Last week at BUILD, Microsoft announced the availability of Visual Studio 2013 Update 2 RC, which includes the new Windows Phone 8.1 SDK.
I’m sure there will be a lot of blog posts talking about the new Universal project, the additional capabilities introduced in Windows Phone 8.1, Windows Phone XAML applications, the new application lifecycle model etc. I want to take a different approach and talk about some of the additional tools that come with the SDK.
One of the benefits Windows Phone development aligning with Windows app development is that more of the experiences along the development lifecycle will be similar. For example from the Project menu, Windows Phone developers now have the Store sub-menu with the ability to Create App Package.
One of the other additions is under the Tools menu, where there is a Windows Phone 8.1 sub-menu. This includes the Developer Power Tools, Developer Unlock and the Application Development tools. Whilst the last two are not new to Windows Phone development, they can now be reached from within Visual Studio.
The Developer Power Tools, not to be confused with the Windows Phone Power Tools, is a standalone tool which can be used to inspect what’s going on across either emulator or device. Help is available via MSDN.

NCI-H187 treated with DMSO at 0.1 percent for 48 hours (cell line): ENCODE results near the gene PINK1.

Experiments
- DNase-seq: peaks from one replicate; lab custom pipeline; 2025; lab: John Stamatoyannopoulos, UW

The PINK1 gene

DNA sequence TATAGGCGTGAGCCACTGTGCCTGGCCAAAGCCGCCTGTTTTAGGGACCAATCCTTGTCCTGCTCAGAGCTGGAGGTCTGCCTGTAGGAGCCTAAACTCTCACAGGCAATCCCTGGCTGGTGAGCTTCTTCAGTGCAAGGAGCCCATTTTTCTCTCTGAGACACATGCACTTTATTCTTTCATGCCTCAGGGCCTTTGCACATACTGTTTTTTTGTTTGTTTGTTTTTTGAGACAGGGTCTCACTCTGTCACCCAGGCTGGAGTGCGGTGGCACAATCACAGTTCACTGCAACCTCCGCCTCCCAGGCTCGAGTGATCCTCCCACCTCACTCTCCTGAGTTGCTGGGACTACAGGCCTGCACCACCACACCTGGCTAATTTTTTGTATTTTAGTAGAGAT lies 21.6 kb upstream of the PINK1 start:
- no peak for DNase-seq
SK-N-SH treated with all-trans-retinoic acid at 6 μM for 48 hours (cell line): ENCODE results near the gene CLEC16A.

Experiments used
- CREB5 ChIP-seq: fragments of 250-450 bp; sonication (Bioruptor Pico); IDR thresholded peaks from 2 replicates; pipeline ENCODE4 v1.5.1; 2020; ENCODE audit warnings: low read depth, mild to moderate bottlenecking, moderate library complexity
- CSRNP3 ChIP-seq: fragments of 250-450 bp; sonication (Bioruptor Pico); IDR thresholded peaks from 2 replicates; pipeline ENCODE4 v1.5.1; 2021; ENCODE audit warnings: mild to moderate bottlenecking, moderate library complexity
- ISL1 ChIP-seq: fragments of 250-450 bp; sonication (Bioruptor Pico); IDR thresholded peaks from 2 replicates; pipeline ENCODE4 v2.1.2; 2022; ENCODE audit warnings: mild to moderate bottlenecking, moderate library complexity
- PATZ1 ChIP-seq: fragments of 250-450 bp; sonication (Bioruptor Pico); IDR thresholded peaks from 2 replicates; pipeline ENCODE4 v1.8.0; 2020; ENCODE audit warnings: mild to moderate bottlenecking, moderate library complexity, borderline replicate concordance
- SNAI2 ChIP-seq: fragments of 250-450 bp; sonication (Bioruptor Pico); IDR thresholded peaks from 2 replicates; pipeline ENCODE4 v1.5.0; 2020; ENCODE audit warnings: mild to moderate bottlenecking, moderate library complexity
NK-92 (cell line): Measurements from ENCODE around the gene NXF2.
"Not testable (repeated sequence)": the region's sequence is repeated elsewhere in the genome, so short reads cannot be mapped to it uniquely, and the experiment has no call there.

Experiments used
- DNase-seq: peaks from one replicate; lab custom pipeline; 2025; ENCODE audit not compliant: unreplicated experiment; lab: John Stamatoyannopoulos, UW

One of the most interesting thing about these tools is that you can start them, disconnect your device, put your application through its paces in real world scenarios, then reconnect and review the data at a later stage. For example, using the Performance Recorder you can check the data you want to record (eg CPU and Power) and hit Start. You can then disconnect the device, or in this case the emulator, open and run your application, and then reconnect and Stop the recording. This will prompt you to save a .etl file which includes all the data recorded.
The .etl file can then be opened using Windows Performance Analyzer (just double-click the file in Windows Explorer).
Hopefully these tools will help you track down issue in performance and usage of your application